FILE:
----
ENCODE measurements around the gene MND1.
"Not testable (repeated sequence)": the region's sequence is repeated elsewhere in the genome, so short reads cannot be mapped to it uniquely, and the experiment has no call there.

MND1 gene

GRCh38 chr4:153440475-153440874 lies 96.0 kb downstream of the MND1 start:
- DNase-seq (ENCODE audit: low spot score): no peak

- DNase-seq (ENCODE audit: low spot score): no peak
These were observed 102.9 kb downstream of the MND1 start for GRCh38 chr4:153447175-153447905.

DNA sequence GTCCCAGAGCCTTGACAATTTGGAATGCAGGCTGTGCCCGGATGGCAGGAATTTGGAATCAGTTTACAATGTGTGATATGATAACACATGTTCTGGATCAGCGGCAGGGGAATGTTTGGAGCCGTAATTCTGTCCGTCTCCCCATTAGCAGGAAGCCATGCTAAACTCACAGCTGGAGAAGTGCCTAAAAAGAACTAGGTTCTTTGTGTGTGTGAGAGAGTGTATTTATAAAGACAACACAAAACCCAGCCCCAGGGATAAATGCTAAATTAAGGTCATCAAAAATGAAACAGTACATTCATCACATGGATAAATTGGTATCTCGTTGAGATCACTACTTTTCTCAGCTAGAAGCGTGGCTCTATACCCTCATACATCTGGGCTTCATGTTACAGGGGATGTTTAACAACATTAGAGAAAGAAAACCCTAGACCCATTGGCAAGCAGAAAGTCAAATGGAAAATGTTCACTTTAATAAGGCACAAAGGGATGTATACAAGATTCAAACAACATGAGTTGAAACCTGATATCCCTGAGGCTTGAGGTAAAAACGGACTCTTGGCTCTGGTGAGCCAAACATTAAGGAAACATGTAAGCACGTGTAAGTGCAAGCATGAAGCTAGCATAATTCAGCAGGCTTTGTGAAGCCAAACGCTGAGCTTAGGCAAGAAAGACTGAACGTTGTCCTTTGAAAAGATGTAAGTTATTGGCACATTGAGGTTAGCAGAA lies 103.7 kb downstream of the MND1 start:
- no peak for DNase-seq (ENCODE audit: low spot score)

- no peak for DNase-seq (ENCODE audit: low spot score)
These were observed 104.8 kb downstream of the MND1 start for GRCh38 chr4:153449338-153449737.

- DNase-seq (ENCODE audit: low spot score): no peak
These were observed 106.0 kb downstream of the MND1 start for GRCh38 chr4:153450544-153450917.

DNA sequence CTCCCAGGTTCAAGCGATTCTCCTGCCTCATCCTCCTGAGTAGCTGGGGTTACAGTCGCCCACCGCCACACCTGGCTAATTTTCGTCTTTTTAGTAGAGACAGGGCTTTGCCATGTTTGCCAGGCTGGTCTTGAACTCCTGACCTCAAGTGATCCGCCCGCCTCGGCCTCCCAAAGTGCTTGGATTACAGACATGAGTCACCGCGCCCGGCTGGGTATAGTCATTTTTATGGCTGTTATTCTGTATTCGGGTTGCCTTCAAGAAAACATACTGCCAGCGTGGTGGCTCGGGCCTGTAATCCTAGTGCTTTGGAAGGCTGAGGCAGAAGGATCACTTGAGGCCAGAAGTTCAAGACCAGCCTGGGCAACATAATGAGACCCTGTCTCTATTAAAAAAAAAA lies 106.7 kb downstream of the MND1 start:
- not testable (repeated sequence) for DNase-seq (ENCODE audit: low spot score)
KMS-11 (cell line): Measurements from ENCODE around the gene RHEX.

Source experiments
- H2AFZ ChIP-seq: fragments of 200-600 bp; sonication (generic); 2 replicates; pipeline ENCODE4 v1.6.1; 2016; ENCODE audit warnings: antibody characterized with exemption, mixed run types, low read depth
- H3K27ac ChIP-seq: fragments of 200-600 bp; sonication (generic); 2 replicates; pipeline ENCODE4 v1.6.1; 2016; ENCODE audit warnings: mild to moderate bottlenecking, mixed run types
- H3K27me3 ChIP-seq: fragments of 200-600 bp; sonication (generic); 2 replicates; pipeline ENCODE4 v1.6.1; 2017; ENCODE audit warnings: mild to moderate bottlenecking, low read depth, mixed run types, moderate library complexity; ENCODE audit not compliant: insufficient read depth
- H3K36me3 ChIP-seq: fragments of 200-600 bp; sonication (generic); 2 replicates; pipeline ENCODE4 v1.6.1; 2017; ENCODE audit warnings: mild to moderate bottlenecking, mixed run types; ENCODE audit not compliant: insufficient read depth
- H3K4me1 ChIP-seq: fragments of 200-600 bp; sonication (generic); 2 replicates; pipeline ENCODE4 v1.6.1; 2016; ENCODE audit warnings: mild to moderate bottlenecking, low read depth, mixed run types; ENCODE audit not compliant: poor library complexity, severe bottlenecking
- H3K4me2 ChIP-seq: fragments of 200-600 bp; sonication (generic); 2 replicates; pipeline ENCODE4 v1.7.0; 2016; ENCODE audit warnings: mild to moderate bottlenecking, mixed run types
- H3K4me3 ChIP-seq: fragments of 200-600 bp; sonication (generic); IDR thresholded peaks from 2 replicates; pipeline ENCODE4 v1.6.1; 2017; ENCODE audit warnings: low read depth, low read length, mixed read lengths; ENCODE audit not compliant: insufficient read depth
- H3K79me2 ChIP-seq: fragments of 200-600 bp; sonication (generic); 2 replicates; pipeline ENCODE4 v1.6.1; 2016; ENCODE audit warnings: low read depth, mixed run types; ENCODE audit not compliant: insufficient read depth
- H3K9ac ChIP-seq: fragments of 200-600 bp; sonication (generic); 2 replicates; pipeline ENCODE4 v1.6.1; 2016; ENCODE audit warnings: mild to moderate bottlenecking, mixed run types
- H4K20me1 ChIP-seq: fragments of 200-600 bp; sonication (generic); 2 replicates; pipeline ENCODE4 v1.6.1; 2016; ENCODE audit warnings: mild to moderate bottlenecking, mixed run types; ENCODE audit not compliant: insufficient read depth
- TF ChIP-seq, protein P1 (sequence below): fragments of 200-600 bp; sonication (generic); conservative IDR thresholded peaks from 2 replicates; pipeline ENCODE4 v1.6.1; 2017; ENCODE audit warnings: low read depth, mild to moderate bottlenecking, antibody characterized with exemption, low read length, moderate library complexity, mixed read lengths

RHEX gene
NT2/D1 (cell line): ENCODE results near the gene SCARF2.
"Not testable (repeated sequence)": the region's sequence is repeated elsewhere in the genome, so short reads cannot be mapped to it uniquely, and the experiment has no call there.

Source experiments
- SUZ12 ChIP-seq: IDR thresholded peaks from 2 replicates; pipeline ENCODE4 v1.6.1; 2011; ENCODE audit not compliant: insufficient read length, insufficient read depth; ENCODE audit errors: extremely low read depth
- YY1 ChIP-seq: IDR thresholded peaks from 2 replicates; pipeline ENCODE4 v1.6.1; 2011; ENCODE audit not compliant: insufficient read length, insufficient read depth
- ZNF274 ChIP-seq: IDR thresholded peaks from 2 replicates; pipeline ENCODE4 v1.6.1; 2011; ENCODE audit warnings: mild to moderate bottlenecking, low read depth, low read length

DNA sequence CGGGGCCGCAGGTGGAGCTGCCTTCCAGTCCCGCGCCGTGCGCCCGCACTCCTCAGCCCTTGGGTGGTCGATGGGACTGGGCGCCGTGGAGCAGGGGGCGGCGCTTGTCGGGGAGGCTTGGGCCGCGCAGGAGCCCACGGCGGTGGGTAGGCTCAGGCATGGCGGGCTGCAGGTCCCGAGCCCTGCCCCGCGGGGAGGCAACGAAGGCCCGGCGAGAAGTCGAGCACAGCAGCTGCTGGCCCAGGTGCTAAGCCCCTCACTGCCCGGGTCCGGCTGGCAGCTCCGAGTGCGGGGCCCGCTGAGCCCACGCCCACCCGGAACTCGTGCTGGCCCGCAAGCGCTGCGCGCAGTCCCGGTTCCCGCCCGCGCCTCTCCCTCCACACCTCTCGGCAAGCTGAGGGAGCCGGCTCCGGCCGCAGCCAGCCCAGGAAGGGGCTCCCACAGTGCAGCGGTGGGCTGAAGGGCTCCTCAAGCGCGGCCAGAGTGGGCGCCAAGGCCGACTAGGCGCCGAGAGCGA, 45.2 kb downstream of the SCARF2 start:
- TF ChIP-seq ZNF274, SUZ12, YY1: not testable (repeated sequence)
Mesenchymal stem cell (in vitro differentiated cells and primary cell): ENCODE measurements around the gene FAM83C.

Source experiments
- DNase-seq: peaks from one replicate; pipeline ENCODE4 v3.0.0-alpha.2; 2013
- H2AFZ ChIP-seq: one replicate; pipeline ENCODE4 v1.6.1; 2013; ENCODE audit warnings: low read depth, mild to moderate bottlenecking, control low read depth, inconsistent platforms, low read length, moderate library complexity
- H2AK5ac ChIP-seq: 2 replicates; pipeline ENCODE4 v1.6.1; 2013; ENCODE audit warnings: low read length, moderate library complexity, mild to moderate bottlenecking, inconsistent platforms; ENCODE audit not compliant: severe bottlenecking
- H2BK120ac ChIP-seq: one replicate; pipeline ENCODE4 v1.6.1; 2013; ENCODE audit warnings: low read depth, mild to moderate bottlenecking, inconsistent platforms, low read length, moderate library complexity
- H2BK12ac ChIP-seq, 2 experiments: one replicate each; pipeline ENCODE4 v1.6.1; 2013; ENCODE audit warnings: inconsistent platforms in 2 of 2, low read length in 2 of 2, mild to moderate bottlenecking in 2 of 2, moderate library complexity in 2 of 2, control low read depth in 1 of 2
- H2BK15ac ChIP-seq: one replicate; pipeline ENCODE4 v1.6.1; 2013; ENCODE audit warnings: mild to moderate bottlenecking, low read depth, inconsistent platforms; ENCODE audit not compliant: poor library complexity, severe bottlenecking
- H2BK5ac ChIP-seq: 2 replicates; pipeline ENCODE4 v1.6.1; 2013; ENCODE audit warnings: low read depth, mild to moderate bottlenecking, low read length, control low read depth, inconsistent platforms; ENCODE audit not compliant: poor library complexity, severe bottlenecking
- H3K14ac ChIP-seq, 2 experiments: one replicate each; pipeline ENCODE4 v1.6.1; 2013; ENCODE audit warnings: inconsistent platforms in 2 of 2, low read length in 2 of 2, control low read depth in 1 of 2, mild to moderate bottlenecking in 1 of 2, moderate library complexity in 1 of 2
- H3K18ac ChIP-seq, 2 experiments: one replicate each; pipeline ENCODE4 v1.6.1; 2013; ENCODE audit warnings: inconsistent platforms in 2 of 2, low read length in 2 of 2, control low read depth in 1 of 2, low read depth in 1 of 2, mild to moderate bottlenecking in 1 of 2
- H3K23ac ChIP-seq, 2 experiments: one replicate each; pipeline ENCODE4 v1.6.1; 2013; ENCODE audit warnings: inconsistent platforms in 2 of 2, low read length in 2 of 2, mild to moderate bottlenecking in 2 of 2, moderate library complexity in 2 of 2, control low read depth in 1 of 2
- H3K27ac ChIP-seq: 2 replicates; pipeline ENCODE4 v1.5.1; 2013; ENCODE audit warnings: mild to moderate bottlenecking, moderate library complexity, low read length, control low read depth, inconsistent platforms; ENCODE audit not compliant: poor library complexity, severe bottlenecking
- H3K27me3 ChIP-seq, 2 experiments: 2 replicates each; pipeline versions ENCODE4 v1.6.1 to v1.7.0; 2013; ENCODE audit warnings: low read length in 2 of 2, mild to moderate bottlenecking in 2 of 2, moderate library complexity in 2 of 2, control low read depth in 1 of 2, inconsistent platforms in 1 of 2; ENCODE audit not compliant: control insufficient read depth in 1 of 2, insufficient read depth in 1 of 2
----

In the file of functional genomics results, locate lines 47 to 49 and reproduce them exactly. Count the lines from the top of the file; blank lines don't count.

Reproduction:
- H3K14ac ChIP-seq, 2 experiments: one replicate each; pipeline ENCODE4 v1.6.1; 2013; ENCODE audit warnings: inconsistent platforms in 2 of 2, low read length in 2 of 2, control low read depth in 1 of 2, mild to moderate bottlenecking in 1 of 2, moderate library complexity in 1 of 2
- H3K18ac ChIP-seq, 2 experiments: one replicate each; pipeline ENCODE4 v1.6.1; 2013; ENCODE audit warnings: inconsistent platforms in 2 of 2, low read length in 2 of 2, control low read depth in 1 of 2, low read depth in 1 of 2, mild to moderate bottlenecking in 1 of 2
- H3K23ac ChIP-seq, 2 experiments: one replicate each; pipeline ENCODE4 v1.6.1; 2013; ENCODE audit warnings: inconsistent platforms in 2 of 2, low read length in 2 of 2, mild to moderate bottlenecking in 2 of 2, moderate library complexity in 2 of 2, control low read depth in 1 of 2